The format of submission is a single .zip-file that should include 290 super-resolution images, one for each data member in the test-set.
Each submitted image must be in .png-format, saved in 16bit grayscale in a 384x384 pixel shape. The file should be named "imgsetxxxx.png" where xxxx corresponds to the id of the test-set (case sensitive).
Validation in detail
The validation step performs the following checks in that order:
size of file is less than 100MB
file needs to have the extension ".zip"
file needs to be a valid zip-file (no corrupt header, no other compression format allowed)
none of the 290 images are missing
there are no additional files in the zip except the 290 images
the images in the zip are named from "imgset1160.png" to "imgset1449.png"
every image is 16bit grayscale png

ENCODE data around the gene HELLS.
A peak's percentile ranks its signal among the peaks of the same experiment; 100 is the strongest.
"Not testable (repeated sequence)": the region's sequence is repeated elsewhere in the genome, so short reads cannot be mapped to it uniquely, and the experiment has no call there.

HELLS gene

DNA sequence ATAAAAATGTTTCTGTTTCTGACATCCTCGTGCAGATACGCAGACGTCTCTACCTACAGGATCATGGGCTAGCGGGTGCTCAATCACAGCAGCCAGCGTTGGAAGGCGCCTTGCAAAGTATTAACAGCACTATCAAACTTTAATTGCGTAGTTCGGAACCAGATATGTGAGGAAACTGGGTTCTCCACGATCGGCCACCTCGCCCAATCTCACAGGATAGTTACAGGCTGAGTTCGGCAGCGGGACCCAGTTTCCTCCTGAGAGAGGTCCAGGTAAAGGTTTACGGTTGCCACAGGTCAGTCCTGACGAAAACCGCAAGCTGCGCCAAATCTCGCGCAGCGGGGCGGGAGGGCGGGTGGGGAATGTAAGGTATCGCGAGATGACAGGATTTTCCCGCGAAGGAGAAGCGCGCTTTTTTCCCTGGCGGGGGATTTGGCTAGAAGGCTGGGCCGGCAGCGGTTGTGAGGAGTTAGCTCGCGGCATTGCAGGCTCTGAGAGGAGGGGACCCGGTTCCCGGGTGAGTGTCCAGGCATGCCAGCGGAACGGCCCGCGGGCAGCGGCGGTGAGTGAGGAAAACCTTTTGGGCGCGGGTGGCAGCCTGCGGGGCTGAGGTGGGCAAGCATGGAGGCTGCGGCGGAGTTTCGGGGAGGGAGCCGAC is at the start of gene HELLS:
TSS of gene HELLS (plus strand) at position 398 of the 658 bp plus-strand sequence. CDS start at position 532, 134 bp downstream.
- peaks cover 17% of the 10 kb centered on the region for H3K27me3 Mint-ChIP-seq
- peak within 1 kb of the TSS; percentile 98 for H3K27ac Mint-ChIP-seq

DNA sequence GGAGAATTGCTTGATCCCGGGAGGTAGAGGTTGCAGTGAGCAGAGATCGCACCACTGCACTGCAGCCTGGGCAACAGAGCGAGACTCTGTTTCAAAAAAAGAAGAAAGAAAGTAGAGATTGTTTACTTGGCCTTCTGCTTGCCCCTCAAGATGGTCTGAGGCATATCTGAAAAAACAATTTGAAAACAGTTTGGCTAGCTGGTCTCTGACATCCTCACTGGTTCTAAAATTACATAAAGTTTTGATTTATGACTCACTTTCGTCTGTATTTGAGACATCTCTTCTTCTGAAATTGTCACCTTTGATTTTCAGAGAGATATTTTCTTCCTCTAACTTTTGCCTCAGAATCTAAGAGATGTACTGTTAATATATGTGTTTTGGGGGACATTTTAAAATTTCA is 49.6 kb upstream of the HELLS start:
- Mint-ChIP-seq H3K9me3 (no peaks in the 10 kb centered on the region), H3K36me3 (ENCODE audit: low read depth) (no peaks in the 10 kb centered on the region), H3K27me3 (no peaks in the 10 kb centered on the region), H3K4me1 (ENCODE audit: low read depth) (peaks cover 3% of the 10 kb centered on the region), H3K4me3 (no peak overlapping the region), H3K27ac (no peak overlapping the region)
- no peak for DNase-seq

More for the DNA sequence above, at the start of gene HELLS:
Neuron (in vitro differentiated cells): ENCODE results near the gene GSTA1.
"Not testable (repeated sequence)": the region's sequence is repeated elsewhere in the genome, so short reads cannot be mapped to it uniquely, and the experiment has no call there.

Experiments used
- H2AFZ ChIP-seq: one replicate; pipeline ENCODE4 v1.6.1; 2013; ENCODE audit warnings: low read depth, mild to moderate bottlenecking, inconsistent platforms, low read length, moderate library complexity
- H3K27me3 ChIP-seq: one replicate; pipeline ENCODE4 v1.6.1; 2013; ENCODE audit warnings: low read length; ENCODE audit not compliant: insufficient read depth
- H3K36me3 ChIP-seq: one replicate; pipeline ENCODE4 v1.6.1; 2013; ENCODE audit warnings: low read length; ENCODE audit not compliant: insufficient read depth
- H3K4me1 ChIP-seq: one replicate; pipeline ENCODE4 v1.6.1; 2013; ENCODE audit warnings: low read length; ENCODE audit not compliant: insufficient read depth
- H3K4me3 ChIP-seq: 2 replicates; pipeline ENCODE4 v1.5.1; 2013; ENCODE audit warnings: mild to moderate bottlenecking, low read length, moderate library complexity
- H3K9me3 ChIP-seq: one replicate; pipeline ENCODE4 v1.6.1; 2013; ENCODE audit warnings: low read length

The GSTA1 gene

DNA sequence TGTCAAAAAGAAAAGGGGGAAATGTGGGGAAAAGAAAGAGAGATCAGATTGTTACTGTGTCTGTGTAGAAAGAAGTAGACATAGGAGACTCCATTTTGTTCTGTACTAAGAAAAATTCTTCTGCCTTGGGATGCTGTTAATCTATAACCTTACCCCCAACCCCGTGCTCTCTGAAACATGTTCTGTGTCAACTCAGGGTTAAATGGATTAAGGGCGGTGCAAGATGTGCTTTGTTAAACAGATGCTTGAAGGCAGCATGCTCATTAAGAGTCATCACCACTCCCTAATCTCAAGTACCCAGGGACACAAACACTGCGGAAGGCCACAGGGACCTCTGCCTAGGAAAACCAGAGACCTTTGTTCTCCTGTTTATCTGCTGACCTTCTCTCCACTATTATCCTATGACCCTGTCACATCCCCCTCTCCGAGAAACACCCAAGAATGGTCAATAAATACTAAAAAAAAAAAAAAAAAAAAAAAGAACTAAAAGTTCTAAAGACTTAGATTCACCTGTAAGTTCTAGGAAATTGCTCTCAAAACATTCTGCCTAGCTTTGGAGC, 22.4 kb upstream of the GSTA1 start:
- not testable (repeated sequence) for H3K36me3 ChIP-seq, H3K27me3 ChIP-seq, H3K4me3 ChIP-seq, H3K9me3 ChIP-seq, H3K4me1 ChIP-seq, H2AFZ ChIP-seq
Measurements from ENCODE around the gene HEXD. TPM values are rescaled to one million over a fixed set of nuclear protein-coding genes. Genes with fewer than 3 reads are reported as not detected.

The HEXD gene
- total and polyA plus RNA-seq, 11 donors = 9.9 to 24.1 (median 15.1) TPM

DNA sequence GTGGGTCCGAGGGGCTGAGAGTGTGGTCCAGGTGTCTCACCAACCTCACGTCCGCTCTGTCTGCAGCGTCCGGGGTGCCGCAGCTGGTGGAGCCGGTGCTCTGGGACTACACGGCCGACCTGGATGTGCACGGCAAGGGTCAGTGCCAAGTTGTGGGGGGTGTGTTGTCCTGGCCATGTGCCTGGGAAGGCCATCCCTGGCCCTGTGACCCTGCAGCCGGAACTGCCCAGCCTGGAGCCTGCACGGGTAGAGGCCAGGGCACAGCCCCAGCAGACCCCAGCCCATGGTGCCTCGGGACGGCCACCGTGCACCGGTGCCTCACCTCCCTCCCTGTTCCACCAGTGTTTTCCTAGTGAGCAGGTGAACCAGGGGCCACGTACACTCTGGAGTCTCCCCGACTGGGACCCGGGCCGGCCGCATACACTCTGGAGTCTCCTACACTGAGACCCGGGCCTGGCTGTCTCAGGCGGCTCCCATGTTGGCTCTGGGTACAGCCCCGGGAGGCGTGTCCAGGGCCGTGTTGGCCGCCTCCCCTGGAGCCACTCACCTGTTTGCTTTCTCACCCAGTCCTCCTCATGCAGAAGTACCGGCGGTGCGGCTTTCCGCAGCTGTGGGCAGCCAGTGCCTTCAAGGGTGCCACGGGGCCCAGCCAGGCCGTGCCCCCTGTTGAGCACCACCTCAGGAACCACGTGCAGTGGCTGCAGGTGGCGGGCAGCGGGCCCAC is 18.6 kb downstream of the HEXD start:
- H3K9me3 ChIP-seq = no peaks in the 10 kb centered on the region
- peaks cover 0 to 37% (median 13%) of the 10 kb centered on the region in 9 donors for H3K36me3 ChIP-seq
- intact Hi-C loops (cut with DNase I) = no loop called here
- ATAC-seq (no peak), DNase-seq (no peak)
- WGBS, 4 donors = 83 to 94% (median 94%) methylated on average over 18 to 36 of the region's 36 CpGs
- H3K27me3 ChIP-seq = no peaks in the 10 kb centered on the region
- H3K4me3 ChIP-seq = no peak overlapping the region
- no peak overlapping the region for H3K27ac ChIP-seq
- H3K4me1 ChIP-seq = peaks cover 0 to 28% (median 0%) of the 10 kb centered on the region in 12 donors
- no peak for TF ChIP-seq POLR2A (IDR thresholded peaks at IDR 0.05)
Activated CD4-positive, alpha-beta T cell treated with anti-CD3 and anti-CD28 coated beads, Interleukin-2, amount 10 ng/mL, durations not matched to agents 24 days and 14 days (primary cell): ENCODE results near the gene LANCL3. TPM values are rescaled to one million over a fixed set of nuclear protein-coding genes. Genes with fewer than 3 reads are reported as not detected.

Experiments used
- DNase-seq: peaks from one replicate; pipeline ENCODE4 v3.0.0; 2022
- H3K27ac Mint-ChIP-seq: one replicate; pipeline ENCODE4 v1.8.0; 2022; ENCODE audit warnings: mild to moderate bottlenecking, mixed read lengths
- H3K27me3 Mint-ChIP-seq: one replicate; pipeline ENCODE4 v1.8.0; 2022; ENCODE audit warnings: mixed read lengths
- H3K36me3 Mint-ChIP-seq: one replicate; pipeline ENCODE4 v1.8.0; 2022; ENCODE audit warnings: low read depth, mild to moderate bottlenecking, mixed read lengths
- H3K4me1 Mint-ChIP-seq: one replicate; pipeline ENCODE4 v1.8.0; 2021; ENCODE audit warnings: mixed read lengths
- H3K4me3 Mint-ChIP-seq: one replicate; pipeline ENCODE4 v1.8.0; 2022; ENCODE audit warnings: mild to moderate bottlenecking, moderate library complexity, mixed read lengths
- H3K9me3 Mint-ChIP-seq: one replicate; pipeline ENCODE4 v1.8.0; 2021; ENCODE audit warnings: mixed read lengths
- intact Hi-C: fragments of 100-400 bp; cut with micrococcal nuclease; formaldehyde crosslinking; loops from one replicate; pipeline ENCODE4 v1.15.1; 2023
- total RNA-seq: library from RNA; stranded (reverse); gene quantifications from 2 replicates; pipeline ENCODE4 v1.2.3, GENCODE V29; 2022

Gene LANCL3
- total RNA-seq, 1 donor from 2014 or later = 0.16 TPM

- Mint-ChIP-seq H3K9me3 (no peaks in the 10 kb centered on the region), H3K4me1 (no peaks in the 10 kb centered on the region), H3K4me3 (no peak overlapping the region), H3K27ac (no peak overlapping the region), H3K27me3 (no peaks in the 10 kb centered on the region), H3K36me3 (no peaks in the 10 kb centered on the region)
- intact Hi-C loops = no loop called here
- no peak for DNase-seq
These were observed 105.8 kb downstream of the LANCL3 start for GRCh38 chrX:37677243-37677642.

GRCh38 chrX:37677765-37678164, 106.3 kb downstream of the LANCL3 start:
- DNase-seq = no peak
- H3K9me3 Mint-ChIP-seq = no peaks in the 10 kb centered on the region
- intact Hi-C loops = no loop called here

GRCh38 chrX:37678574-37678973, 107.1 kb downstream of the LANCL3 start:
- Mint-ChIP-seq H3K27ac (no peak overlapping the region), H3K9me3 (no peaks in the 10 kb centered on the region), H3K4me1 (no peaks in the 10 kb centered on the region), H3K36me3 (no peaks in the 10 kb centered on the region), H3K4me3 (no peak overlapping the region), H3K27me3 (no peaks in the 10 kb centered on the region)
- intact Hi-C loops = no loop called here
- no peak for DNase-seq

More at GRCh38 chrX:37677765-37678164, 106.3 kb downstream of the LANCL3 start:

every image has a resolution of 384x384 pixels
If one of the checks fails, you will be notified with a corresponding error message. If your submission is valid, it will be evaluated and be shown on the public leader-board as soon as its score) has been computed (might take a minute).
You can download the following python script which will generate an example submission for you.
Assuming that all data is available at a local folder data, run the script with:
python generate_sample_submission.py data submission
If everything works out, it will create a folder submission, containing some images and a .zip-file which you can use to test the system.
The algorithm in this script takes all low resolution images that have the maximum amount of clear pixels, computes a bicubic upscaling by a factor of 3 and averages their pixel intensities. The Scoring of these images (in terms of their \(cPSNR\)) constitutes our baseline of value 1 for ranking submissions. Thus, in order to improve upon bicubic upscaling, a submission needs to receive a score lower than 1.